Sleep specialist and Olympic sports coach, Dr. Mark Rosekind recently said in the Huff Post that: ““As athletics become more and more competitive to where a millisecond can be the difference between a gold and silver medal, everyone is looking for any possible edge they can get — sleep is that edge.”
But even if you’re not a pro, sleep should a vital consideration as part of your overall fitness goals. All types of exercise take a toll on the body, and sleep and rest are vital for your recovery.
In addition, y0u need need to consider that exercising the wrong way can have a negative impact on your sleep. If you want to avoid post-exercise insomnia, you’ll need to get your workout timing right – stay hydrated and cut back on the caffeine.
Here’s a great infographic from The Sleep Matters Club, a lifestyle magazine of bed retailer Dreams, with a guide on how to recover after exercise and avoid post-exercise insomnia.
We’ve all felt the benefits of a great night’s sleep. But it’s even more important for athletes to rest properly to aid muscle recovery and growth after exercise.
Training, tossing & turning
After a big race or heavy training session, sleeplessness can occur. This is also known as post-exercise insomnia.
Ways to prevent post-exercise insomnia
Work out no less than 3 hours before bedtime
Drink lots of water before, during and after exercise
Only consume caffeine before your exercise, not continuously throughout
A hot bath/shower will prepare your body for sleep
For a comfortable sleep cool your bedroom to between 15-20°C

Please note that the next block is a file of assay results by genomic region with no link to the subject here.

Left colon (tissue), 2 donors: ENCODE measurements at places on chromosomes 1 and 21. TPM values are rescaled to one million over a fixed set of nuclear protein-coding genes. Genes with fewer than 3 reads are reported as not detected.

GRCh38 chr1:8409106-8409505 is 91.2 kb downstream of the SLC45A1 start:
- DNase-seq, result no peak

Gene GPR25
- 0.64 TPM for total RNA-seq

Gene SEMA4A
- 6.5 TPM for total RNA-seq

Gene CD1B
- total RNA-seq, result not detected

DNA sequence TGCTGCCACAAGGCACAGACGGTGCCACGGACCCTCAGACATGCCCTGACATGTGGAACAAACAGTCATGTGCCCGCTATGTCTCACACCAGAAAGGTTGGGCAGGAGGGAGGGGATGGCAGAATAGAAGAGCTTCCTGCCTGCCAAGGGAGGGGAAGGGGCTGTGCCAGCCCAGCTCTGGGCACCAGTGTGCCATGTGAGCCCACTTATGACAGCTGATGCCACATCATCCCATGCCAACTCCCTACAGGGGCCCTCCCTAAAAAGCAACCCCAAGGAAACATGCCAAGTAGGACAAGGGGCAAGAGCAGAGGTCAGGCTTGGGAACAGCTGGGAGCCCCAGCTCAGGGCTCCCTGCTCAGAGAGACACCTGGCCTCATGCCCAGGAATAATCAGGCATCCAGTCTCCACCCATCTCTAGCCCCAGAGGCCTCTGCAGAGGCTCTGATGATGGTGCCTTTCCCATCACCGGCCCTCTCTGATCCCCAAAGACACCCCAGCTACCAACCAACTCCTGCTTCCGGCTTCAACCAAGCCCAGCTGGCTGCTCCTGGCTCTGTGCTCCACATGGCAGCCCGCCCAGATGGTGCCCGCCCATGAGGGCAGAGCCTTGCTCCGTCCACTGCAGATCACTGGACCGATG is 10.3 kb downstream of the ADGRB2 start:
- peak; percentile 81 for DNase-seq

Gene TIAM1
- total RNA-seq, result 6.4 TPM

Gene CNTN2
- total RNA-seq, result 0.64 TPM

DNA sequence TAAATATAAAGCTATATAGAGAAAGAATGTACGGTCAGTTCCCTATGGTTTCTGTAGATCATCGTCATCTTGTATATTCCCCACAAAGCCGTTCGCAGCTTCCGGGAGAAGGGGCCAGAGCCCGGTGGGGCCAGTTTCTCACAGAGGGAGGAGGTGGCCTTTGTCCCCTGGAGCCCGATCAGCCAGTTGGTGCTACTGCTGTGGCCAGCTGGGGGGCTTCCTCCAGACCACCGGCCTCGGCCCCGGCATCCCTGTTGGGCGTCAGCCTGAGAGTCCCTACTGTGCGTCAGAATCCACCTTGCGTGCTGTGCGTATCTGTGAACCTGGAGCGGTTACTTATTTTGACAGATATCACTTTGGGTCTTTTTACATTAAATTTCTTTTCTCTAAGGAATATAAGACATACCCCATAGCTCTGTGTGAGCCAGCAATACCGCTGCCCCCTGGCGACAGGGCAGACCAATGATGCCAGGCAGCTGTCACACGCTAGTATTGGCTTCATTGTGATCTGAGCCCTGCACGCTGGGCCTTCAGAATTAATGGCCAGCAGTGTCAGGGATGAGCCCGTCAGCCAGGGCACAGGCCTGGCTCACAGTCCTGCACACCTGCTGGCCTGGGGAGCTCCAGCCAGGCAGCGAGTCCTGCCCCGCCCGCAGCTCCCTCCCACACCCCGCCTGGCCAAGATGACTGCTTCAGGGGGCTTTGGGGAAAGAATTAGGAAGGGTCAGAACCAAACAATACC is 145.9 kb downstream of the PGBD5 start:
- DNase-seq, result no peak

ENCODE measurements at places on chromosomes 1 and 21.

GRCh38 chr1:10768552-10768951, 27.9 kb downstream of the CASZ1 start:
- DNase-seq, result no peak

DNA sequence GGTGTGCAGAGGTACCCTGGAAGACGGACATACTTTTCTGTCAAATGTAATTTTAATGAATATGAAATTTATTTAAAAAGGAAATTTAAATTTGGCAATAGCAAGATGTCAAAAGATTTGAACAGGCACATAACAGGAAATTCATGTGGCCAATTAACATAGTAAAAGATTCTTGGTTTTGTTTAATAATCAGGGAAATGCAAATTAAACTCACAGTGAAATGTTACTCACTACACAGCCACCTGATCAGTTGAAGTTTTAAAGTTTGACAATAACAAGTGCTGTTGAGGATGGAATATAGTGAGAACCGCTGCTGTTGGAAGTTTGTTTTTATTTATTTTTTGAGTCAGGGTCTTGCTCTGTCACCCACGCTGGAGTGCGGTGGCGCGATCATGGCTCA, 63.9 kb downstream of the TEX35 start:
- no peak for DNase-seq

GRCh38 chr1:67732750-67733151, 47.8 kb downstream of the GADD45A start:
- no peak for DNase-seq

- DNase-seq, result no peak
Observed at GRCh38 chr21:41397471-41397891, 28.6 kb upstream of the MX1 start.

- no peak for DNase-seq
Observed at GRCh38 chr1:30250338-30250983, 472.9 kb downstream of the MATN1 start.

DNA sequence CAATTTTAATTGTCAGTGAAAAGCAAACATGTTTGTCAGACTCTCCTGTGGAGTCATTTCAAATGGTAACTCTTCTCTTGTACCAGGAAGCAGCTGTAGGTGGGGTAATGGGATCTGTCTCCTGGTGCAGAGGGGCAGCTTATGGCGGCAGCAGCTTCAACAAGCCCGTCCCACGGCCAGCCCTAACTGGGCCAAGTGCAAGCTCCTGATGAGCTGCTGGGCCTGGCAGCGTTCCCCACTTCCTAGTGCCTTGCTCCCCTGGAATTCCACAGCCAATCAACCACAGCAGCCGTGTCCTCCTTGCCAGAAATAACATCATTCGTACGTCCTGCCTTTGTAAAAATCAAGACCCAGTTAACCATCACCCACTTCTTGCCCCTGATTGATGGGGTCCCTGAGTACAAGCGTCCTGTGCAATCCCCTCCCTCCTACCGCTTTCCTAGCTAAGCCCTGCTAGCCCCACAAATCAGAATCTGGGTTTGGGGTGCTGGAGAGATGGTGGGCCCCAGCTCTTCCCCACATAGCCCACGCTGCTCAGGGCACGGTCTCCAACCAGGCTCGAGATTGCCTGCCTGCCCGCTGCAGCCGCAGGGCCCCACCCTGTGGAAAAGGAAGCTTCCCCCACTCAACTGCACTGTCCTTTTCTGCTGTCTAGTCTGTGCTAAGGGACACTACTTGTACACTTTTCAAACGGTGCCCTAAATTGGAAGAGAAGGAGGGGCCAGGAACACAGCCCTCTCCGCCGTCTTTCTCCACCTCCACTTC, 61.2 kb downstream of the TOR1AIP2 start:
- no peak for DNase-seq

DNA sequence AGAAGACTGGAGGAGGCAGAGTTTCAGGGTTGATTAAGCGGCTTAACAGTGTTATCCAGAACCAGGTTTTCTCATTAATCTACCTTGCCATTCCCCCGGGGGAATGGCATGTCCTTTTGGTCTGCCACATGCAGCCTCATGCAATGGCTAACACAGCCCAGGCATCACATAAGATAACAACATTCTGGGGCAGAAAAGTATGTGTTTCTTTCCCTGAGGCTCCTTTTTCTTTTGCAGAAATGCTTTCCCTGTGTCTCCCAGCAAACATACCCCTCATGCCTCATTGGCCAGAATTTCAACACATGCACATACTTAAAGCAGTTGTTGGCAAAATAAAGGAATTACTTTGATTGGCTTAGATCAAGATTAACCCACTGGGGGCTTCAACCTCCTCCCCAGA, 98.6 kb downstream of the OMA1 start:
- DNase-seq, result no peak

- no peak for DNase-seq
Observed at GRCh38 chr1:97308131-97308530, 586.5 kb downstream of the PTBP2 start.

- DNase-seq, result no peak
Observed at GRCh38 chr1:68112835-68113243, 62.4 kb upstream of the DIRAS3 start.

What happens in your body during exercise?
Dehydration from sweating
Caffeine consumed through energy drinks/snacks
Increase in heart rate & core temperature
Suppressed melatonin production
Stimulated nervous & endocrine systems
How does this affect your sleep?
It’s difficult to lower your core temperature when you’re dehydrated from endurance exercises. Dehydration also raises your heart rate, meaning no sleep for you!
During exercise, we produce the stress hormones cortisol and norepinephrine. Put simply, the body stays hyped even after the race is over!
Cortisol also stops the production of melatonin, a.k.a. the sleep hormone. Bright lights at the gym will inhibit melatonin production, too.
During sleep, we pass through various stages, all of which play a role to restoration. Stages 3 and 4 of non-REM sleep, also known as ‘deep sleep’, are the most important for muscle recovery.
Ideal sleep time
Anything longer can reset your body clock and damage your sleep cycle the following night. Anything shorter may not give adequate time for your body to fully recover from the stress of training.
What happens during deep sleep?
Blood pressure drops
Breathing becomes deeper and slower
Blood not used in your resting brain is sent to muscles
Muscles receive extra oxygen & nutrients which helps with healing and growth
New cells are regenerated & muscle tissue is replenished
More exercise = more sleep required
Physical activity puts stress on the muscles and nervous system. This is rebuilt during sleep.
When it’s most important
Strength or weight training
Periods of extra training leading up to an event
Endurance tests like marathons
Why it’s most important
During strenuous workouts, muscles build up microscopic tears. Sleep helps to heal those tears as your body produces larger molecules to repair muscular, immune and nervous system problems.
The body needs to synthesise proteins faster than it breaks them down to build up muscles. Sleep is the best time for the body to use absorbed nutrients for this protein synthesis as it’s the longest we go without eating.
Did you know?
Building muscle mass is also known as hypertrophy
Make the most of your training with a great night’s sleep – the results should follow!